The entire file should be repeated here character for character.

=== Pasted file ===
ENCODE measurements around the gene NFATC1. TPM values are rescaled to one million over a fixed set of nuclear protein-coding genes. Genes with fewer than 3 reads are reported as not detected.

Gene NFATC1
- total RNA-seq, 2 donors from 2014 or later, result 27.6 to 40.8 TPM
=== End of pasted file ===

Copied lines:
ENCODE measurements around the gene NFATC1. TPM values are rescaled to one million over a fixed set of nuclear protein-coding genes. Genes with fewer than 3 reads are reported as not detected.

Gene NFATC1
- total RNA-seq, 2 donors from 2014 or later, result 27.6 to 40.8 TPM